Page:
Playing cards themselves have unclear origins, but it’s widely thought that they began to emerge as dominoes in the 10th century in China. The classic tiles were eventually replaced by more decorative paper cards, which people crafted games around. The silk road spread the cards first to India and Persia, eventually winding all the way across to the far edges of Africa and Europe.

It’s important to note that these weren’t deck of cards as we know them, and there was no standardization for what was a playing card deck. People simply played games made for the cards they had access to. They’d adapt existing games to their deck or make new ones. Since gaming often happened in small communities or families, this was perfect at the time.

In the 16th century in Europe what we think of as a standardized deck began to surface. First there were many different decks, but popularity began to focus on a 52-card deck with four suits created in France – largely resembling the one we still use. Spurred by the spreading of coffee houses across the continent, standard decks were massively helpful as gaming left the home and often found its way to a cafe table.

Poker and the Standard Deck

Poker also has an unclear origin, but we do know that it began to gain popularity in the 19th century. There were lots of different rules and games, but many of them were designed around the most popular type of deck at that time… that’s right, the 13×4, 52-card standard!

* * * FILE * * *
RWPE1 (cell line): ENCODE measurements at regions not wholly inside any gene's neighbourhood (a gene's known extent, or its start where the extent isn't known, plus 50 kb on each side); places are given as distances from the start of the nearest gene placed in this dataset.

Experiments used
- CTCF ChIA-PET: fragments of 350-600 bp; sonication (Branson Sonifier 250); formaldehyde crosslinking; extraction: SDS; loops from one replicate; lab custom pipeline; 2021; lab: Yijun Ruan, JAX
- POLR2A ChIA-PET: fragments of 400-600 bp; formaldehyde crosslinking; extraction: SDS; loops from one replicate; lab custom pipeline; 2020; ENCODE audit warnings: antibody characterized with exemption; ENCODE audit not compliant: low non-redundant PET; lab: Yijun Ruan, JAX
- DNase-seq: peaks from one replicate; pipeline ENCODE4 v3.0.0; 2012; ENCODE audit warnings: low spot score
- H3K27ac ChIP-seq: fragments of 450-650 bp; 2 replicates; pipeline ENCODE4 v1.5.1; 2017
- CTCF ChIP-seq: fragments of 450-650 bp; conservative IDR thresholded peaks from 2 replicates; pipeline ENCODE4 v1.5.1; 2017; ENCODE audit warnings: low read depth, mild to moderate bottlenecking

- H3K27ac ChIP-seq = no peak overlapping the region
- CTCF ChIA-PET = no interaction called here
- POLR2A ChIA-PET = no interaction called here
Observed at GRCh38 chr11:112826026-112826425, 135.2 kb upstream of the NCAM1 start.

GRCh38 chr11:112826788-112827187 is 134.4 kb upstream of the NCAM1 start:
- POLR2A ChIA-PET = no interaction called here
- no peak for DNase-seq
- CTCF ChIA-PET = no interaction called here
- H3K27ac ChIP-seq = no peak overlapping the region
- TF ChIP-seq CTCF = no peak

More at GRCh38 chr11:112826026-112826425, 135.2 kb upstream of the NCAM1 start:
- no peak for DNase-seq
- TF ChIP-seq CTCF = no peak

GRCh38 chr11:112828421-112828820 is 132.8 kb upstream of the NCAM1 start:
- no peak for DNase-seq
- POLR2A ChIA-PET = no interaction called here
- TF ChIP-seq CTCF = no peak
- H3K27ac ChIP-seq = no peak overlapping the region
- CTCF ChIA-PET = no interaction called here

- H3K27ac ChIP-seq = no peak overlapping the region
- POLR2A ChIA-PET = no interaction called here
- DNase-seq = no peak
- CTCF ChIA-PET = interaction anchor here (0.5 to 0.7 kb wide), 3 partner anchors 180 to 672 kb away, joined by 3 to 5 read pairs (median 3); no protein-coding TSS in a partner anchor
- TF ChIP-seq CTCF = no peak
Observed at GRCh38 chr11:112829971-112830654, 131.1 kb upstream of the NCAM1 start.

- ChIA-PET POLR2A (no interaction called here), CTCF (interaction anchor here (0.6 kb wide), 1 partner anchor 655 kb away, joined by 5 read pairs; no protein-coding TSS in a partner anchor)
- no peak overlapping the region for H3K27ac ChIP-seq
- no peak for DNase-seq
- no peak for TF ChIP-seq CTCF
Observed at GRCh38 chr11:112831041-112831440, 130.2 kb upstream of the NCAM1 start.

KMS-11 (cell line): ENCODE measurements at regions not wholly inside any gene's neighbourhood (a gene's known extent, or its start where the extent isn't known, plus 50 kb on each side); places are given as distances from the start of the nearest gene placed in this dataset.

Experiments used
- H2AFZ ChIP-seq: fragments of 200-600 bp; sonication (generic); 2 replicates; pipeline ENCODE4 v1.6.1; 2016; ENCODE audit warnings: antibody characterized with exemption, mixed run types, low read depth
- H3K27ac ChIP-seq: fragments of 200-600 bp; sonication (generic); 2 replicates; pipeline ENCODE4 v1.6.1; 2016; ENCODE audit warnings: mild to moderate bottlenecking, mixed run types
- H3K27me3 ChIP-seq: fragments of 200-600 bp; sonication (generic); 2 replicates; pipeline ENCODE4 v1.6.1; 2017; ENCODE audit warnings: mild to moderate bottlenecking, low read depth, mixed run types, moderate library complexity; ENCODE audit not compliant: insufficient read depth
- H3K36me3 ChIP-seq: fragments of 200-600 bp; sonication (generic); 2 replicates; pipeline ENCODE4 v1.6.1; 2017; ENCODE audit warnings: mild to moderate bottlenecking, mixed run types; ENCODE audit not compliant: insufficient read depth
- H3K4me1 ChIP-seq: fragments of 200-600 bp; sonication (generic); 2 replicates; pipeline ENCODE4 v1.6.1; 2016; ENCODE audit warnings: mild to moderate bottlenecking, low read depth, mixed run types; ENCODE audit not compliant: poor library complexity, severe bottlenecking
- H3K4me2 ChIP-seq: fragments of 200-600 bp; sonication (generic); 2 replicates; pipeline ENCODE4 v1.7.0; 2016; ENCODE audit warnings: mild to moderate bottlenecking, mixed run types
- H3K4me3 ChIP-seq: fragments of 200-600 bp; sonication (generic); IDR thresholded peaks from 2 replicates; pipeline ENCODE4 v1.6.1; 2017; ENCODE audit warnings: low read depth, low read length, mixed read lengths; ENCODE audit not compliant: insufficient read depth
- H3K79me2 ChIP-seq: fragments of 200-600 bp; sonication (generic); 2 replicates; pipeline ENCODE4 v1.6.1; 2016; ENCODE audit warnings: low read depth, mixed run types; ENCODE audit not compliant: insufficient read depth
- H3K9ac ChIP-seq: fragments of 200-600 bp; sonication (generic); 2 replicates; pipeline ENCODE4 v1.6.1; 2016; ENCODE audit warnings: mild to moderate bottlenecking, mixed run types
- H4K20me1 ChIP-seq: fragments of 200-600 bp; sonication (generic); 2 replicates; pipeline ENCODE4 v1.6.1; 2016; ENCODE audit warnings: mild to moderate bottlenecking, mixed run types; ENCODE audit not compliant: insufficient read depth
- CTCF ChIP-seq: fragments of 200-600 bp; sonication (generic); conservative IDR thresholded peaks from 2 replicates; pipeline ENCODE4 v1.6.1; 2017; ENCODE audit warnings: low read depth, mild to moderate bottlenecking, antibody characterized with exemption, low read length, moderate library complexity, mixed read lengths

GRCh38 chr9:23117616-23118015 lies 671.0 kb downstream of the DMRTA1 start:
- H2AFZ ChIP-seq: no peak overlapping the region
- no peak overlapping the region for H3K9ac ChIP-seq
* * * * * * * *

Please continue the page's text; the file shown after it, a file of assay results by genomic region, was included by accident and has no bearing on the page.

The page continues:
The rest is all about industrialization creating worldwide standardization. On June 28th, 1881, the Russell, Morgan, and Co. printing company manufactured their first 52-card deck featuring a familiar design on the back with filigree embellishments and two bicycles. The company would rebrand their company name to the popular name of their Bicycle line of cards before long.

It was their printing that popularized the inclusion of two jokers and two advertising cards (later one would be swapped out for a rules card). 

This pretty much brings us to where we are today, with the amazing 52-card analogue game engine that is a deck of cards being spread the world over. 

Thinking Cards

It’s easy to forget in these days of digital calculation and instant algorithmic analysis that we were very clever for millennia before computers. There are tons of games that use the 52-card deck of playing cards, and it’s not hard to see why.

Playing cards ensure fairness and pure randomization across a wide variety of game mechanics. Not only are they so amazingly random, but every card looks the same. This creates the opportunity to make games with incomplete information mechanics that don’t sacrifice any of the power of randomization.

In the future, we’ll dive into more poker-specific topics in this series. Still, the groundwork we’ve discussed here today is important, because poker would not be what it is without the classic deck of cards. In fact, we’d go so far as to say that no games would be what they are without our history in playing cards. Humans have been playing games for countless eons, but the deck of cards may be our crowning achievement in it… even if it is one of the most simple and elegant.

Tune in for more deep dives coming up as we get beneath the cards into the nuances of poker mechanics and keep Thinking Poker!